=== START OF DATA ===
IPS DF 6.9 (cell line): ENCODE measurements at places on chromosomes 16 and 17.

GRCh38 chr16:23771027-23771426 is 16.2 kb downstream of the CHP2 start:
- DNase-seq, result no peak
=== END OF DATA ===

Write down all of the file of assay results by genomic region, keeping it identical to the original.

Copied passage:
IPS DF 6.9 (cell line): ENCODE measurements at places on chromosomes 16 and 17.

GRCh38 chr16:23771027-23771426 is 16.2 kb downstream of the CHP2 start:
- DNase-seq, result no peak